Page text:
I find it interesting that this entire journey has come full circle. It began for me over a decade ago when a friend from Morgan City, LA told me that the first Tarzan film was shot there and that monkeys and apes had been brought in to add realism to the movie. When the film wrapped, the apes/monkeys would not get back into their cages. The filmmakers just left them behind. In June, I found myself going back to the Audubon Zoo in New Orleans videotaping Siamang apes. The reason for my videotaping the apes I leave to your imagination to be answered in our documentary in 2012.
Tarzan Takes Me to the Louisiana State Capitol
Several months ago, I saw a friend Terry Wilson. I gave him a Tarzan business card and some details about the progress of the film. Terry is the kind of guy who has a big smile on his face and enjoys helping people. I mentioned to him that I was in need of a corporate sponsor. Later he called me and told me he was setting up a meeting with a member of the Louisiana House of Representatives Henry L. Burns. Along with being in the oil business and a House Representative, Henry owns a delicious company, The Wooden Spoon, which delivers freshly baked treats in baskets. Henry is affectionately known as the "cookie man." A few weeks later I showed up with Terry at about 6:30 a.m. to be introduced to Henry.
I drank coffee and salivated as Henry stirred up his batter, poured them into small sugar-coated trays and waited until we could talk freely. As he put the last batch into the oven, I gave him a brief overview of the Tarzan project. Shortly, Henry understood the big picture. He called another House of Representative member Jane Smith and shared information with her about the project. Henry and Jane love Louisiana and are for promoting the film industry in Louisiana. My state is now third in film production behind California and New York.
Henry invited me to the state session before it ended on June 23rd. Most people associate the entire state of Louisiana with New Orleans. The Big Easy is in the southeast corner of the state and I live in the northwest corner which is about five hours away. The state capital is in Baton Rouge which is an hour north of New Orleans.
I drove down to Lafayette after work and stayed with Allison and then drove over the next morning to the state Capitol building. It is a really beautiful structure. A big bronze statue of Huey P. Long is across the street. There have been two movies about Huey both called All the Kings Men. Filmmakers seem to have a hard time getting his north Louisiana accent correct. It is interesting to note that most statues like this have the honoree standing in front with their back to the building. Huey faces the Capitol. It is said that he is keeping an eye on things going on inside. As you might know, Huey was assassinated in the Capitol building.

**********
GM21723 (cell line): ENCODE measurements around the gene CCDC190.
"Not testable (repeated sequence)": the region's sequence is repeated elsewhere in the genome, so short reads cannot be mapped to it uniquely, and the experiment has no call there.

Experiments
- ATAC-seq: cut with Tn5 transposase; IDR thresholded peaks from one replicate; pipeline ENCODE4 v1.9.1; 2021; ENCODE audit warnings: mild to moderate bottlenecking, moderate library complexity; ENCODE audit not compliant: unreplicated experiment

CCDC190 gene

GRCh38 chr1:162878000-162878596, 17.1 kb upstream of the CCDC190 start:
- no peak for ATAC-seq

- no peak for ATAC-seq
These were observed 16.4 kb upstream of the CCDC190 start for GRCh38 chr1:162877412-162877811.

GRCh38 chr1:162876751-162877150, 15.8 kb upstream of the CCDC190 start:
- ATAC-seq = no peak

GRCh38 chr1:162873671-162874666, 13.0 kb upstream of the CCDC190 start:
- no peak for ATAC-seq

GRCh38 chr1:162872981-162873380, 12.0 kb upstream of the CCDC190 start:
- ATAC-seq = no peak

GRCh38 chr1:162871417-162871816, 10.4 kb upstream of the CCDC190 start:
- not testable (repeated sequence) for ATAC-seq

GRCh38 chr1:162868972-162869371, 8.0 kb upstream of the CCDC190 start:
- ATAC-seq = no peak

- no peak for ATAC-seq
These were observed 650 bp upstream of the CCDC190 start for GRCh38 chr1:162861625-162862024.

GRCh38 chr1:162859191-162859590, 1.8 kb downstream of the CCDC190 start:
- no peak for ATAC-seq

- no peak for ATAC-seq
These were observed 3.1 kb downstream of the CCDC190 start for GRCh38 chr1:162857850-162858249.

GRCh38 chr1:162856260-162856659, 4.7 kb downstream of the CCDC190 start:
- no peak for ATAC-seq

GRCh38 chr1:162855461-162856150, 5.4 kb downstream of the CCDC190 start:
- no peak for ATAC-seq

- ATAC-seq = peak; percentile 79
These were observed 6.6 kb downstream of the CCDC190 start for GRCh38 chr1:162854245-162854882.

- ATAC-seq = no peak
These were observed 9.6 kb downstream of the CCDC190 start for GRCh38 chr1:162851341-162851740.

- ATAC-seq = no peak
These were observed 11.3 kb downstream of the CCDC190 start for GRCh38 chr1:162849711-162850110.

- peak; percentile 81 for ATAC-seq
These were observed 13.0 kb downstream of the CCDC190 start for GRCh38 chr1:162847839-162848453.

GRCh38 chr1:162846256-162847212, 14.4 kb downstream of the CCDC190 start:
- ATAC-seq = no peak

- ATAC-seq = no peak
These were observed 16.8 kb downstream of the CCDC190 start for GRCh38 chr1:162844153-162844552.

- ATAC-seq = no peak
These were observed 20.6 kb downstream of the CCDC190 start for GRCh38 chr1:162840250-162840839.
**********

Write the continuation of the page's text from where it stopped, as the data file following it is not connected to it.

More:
Once inside the Capitol, a page took a message to Henry Burns on the House floor and he called me in. He introduced me to the House members from the Morgan City area. I sat in the gallery area and when the session began, Henry asked me to stand and introduced me to the House members. The Speaker of the House Jim Tucker left his podium area and the staff photographer took our photo. Then a picture was taken of me, Henry, Jane and the Morgan City members. It was thrilling to watch the House in session.
Senator Robert Adley came over from the Senate side of the Capitol and met with me for a moment. It turned out that the day I was there legislation championed by Jane Smith and Henry was in a tug-a-war for passage. Yet, Henry and Jane walked with me across the street to the Capitol Annex to meet with the Lt. Governor.
Jane and Henry presented a framed Tarzan documentary poster to Lt. Governor Jay Dardenne. They rushed back to the House to continue to shepherd their bills through. I was humbled and appreciative of their efforts.
I asked the Lt. Governor if we could visit a few minutes. We talked for about 20 to 30 minutes. He loves history and has a popular presentation about Louisiana. “Tarzan of the Apes” is part of that speech. We exchanged interesting and funny facts about the film. The Lt. Governor's office is in charge of tourism for the state. I expressed to him that I saw the documentary important to our state in three ways: First, it is part of Louisiana history; secondly, it promotes the film industry in our state and finally, it enhances tourism to the state.
I shared my need for a corporate sponsor and he said he would try to help. He asked me to prepare a budget. As soon as I returned home I began the process and have now finished it. I feel I have a solid proposal and I am ready to take the next step. Hopefully, very soon you will hear the victory cry of the bull ape or at least read about my getting that sponsor in the next article.
Huey and Capitol
It is unusual for a statue to face a building.
However, when it came to Huey Long, unusual was the norm.
House Speaker Jim Tucker presides over the House of Representatives.
Capitol Annex Building
This is the Capitol Annex where the office of the Lt. Governor resides.
Al, Lt. Governor Jay Dardenne, State Representives
Jane Smith and Henry L. Burns
House of Representatives members Jane Smith and Henry L. Burns and I
present a framed Tarzan documentary poster to Lt. Governor Jay Dardenne.
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